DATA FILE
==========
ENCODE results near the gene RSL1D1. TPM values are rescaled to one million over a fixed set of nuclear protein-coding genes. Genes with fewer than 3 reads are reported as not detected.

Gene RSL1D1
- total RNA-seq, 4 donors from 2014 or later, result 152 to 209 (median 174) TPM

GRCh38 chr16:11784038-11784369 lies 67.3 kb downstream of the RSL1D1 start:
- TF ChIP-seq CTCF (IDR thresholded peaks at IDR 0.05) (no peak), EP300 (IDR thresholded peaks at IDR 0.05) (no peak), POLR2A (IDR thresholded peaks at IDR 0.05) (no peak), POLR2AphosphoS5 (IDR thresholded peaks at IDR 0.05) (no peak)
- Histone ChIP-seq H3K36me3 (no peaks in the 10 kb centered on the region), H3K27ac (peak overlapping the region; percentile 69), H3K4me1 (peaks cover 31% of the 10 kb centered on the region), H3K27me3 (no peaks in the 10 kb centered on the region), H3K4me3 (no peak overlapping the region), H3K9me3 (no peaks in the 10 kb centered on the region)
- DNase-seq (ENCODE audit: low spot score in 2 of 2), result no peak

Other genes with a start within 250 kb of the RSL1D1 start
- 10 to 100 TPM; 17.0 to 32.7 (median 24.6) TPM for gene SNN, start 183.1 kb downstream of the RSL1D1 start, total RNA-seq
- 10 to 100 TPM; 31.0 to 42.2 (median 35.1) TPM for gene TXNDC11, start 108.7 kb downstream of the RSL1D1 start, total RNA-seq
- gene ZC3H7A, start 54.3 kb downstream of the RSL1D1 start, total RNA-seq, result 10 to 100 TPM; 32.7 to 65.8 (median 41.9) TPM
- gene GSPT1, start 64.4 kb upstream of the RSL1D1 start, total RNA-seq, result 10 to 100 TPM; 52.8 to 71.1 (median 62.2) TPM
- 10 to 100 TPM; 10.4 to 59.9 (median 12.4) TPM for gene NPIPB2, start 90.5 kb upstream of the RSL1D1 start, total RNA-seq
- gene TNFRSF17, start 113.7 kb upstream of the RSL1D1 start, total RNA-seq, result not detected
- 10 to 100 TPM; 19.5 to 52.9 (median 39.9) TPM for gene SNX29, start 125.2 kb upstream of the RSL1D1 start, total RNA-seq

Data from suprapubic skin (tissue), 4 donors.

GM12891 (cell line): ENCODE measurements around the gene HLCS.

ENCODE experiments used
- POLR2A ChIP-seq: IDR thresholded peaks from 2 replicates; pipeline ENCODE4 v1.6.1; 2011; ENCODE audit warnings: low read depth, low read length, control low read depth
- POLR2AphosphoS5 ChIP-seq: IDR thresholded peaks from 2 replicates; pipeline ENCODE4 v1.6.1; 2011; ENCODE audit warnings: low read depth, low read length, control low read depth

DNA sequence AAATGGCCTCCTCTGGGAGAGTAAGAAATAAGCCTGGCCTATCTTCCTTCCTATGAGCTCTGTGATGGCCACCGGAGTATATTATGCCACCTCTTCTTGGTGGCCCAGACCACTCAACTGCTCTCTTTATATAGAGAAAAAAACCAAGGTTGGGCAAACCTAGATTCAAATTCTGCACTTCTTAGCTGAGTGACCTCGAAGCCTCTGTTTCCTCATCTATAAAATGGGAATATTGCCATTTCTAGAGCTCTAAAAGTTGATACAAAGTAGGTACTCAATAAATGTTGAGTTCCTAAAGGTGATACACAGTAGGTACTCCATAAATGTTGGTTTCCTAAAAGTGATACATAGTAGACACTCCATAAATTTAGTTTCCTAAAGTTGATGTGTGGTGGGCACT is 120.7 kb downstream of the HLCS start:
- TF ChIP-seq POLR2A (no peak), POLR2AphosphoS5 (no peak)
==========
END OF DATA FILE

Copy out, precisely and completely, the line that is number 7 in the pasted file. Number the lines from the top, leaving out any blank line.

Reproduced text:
- DNase-seq (ENCODE audit: low spot score in 2 of 2), result no peak